Not Hard to Serve this HUGE Market
I believe there are tremendous number of occupational programmers out there whose needs are not being served and the irony is that I’m not proposing anything complex. On the contrary, Microsoft has partically all the technology it needs to build and ship the first version of what I’m envisioning within six months or less assuming a 3 to 5 person “SWAT team” that’s sheltered from politics (by 3 to 5 people I mean everyone; development, testing, documentation, marketing, etc.) It would be a tiny investment, and if it was released below the radar and sans Microsoft’s full hype machine it’s benefit to prospective users could be evaluated before they committing Microsoft to supporting any legacies it might create. And Microsoft could call this tool “Power Developer” (I chose that name because of PowerShell.)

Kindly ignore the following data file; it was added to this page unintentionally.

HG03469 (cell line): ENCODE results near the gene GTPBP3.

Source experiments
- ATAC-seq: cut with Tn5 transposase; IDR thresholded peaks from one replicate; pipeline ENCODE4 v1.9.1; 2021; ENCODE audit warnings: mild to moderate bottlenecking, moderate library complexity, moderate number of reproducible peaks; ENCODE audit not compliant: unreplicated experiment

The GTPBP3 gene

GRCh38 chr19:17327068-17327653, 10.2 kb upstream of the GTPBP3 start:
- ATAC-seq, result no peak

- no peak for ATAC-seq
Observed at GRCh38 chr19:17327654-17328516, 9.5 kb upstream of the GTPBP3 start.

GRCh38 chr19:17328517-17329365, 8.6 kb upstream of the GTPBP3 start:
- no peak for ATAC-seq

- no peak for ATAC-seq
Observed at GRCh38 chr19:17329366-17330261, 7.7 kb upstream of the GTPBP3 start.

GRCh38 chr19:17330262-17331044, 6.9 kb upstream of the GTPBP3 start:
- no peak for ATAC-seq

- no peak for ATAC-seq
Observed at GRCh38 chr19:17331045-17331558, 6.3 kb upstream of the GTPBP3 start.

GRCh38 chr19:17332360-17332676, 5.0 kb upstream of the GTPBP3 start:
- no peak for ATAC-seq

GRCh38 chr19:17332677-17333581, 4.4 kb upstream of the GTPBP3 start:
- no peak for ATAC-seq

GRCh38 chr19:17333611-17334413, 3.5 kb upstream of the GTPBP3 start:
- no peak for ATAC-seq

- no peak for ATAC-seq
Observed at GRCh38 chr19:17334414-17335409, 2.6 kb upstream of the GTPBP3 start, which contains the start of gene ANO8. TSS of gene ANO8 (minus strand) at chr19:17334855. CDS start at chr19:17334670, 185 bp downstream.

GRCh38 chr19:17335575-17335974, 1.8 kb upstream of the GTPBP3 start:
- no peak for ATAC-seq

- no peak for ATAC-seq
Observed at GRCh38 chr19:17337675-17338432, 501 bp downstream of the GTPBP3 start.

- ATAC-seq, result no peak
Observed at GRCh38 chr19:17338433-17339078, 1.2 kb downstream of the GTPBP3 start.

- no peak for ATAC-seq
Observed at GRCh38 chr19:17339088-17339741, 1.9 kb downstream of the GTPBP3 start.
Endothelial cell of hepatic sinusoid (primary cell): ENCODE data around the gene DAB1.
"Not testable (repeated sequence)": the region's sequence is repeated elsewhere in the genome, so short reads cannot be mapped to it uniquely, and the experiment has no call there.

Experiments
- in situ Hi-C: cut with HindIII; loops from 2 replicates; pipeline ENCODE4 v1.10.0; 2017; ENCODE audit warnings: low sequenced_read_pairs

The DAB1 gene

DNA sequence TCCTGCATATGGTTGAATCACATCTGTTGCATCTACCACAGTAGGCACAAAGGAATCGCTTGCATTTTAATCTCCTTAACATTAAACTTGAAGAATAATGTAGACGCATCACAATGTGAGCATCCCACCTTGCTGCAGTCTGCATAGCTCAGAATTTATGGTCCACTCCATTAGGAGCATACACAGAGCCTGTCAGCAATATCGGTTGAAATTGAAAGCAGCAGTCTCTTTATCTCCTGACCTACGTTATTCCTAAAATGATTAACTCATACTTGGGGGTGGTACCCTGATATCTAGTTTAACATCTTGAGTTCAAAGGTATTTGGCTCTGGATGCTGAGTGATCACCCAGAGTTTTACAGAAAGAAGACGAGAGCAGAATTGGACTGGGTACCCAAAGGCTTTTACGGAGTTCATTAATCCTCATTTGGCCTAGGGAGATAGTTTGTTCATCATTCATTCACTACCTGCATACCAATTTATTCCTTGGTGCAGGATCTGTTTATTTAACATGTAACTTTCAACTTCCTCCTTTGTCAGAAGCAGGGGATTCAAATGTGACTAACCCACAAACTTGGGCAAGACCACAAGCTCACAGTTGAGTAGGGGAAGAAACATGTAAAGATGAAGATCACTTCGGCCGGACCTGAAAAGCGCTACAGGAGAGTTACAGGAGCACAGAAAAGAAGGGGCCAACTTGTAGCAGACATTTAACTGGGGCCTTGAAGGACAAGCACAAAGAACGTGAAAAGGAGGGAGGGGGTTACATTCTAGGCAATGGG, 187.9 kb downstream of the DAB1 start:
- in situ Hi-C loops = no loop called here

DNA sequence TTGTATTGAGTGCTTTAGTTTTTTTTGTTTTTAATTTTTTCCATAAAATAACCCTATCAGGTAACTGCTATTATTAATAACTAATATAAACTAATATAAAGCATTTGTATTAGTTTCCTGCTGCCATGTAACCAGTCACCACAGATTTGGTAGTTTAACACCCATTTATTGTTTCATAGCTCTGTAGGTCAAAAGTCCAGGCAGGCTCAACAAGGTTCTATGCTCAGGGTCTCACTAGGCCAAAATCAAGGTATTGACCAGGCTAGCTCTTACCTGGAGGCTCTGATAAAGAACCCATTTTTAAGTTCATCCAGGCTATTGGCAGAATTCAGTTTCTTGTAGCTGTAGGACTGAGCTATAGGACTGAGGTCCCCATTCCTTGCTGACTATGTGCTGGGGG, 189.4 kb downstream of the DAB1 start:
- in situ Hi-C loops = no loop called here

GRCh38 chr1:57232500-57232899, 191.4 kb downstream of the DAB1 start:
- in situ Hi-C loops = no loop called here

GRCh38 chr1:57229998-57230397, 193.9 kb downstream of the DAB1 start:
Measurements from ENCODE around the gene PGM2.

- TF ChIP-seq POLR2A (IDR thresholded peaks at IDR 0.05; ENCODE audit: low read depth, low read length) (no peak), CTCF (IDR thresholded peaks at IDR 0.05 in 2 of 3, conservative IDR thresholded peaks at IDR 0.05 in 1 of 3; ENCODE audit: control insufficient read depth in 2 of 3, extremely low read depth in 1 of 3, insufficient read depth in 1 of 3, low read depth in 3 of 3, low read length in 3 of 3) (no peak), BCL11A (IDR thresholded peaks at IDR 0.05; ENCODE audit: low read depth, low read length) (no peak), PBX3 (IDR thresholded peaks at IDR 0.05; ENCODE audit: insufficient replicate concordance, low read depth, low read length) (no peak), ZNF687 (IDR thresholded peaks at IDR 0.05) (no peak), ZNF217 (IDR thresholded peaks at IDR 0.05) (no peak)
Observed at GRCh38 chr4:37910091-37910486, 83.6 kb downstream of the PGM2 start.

There’s a lot more I could say on this issue (and I’ve said some of it in the past), but I’ll leave it at this and await your comments.
P.S. Here are some posts I made over 2.5 years ago on this and related subjects:
And these are some posts over people have made and/or posts with related comments, in no particular order:
P.P.S. If any decision makers at Microsoft are listening but don’t currently have the right person on the inside to champion this idea, they should be aware that I am, at the time of this writing, available to help. :)
Jan 1st, 2007 | Opinion
I made two posts recently that muddled serveral issues so I am creating a seperate post here to isolate them and provide a location for comments specific to this issue:
Microsoft is loosing the battle with its open-source competition in languages and web frameworks because of their obsolete processes and release cycles